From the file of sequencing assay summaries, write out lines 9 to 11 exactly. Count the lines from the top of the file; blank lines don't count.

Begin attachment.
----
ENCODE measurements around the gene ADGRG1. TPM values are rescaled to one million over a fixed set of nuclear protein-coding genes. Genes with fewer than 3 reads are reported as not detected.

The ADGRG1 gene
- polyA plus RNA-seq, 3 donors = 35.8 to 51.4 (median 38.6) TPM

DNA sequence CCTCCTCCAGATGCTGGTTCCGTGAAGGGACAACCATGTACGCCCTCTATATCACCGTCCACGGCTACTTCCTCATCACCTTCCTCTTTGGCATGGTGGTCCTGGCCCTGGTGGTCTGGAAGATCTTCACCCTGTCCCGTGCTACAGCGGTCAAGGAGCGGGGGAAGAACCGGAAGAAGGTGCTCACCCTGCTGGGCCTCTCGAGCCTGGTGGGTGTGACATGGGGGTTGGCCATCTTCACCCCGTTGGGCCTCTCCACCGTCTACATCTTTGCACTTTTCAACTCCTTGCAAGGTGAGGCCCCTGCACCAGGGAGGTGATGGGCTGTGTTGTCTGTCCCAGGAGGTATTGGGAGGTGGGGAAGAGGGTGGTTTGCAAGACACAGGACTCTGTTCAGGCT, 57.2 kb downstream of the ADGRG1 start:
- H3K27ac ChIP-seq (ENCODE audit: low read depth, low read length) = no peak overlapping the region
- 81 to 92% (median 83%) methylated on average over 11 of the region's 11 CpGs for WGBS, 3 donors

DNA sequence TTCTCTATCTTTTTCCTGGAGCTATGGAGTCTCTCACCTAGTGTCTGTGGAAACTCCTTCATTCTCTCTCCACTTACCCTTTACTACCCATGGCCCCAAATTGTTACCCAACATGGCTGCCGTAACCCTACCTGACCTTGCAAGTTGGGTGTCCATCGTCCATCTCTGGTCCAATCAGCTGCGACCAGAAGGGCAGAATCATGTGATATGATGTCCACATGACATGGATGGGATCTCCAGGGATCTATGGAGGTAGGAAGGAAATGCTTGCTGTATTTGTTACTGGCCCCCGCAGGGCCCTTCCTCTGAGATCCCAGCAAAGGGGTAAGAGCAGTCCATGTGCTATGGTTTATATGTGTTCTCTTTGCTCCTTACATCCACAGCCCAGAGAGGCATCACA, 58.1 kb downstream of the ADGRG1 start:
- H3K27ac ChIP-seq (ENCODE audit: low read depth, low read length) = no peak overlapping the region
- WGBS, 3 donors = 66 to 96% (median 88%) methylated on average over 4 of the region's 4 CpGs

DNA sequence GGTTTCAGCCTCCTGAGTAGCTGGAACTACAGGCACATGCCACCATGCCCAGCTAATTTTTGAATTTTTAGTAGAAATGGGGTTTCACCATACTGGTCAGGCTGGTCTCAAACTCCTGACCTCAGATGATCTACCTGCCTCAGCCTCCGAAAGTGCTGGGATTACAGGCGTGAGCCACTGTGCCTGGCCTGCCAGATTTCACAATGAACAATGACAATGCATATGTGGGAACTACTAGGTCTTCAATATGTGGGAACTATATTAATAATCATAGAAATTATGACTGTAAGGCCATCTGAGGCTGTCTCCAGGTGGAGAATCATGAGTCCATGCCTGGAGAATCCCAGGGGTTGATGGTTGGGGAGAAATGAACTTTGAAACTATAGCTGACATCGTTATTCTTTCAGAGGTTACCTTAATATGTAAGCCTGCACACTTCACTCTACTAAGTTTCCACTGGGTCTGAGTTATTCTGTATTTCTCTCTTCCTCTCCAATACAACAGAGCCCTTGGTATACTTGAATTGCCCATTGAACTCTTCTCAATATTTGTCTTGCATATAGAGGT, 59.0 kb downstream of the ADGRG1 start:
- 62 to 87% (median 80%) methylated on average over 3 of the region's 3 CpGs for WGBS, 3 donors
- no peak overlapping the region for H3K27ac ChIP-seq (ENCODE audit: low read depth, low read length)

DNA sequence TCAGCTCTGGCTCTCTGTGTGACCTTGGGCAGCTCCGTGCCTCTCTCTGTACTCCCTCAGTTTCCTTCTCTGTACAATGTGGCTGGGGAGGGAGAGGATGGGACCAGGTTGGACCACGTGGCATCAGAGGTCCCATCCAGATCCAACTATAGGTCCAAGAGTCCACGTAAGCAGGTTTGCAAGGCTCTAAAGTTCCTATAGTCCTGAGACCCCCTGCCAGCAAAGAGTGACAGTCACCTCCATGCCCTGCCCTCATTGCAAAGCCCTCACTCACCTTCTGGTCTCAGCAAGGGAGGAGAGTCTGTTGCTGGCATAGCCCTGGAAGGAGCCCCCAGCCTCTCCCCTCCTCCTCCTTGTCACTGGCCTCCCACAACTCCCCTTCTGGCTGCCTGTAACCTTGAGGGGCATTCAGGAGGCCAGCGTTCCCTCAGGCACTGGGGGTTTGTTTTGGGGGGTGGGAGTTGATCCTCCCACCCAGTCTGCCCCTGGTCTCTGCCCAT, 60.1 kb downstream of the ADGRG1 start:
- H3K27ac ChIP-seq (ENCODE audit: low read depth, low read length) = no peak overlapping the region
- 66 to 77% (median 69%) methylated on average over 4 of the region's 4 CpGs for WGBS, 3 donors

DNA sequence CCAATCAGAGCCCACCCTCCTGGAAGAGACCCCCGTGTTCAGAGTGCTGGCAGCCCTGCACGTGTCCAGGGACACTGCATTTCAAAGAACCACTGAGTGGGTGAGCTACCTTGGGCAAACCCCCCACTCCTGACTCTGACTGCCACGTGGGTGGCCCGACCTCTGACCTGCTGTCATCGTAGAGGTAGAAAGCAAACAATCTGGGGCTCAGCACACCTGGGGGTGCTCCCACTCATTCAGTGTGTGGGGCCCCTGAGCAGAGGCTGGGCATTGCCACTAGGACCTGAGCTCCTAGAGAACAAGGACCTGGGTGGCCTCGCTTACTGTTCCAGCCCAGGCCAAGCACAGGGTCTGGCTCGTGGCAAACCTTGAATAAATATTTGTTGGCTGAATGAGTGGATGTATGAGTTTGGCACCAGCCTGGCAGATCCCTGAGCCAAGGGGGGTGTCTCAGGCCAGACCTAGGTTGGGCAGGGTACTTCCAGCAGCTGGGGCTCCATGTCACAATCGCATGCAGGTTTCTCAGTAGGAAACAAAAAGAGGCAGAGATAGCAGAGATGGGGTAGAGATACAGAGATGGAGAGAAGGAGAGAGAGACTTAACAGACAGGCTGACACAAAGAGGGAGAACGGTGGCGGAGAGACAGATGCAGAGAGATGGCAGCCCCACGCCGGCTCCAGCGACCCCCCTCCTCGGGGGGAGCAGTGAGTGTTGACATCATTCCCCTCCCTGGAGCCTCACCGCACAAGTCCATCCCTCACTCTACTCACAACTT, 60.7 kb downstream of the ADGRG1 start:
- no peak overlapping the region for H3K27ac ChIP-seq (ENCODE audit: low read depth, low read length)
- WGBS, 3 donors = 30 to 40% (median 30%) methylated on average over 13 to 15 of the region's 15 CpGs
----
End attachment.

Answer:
- WGBS, 3 donors = 66 to 96% (median 88%) methylated on average over 4 of the region's 4 CpGs

DNA sequence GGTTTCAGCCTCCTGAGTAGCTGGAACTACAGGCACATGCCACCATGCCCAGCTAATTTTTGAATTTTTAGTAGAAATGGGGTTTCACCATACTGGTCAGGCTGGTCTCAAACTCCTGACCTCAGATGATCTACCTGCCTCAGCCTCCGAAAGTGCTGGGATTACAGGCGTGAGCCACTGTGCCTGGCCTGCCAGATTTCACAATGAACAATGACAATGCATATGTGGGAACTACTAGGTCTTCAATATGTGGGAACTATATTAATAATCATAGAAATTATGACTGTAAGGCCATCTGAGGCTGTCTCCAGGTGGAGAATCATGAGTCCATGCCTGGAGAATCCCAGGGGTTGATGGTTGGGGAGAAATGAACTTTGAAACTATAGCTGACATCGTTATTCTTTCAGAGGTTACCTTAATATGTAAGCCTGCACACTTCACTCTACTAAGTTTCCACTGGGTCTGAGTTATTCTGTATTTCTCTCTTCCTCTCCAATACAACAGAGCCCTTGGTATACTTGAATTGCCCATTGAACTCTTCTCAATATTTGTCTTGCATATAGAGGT, 59.0 kb downstream of the ADGRG1 start:
- 62 to 87% (median 80%) methylated on average over 3 of the region's 3 CpGs for WGBS, 3 donors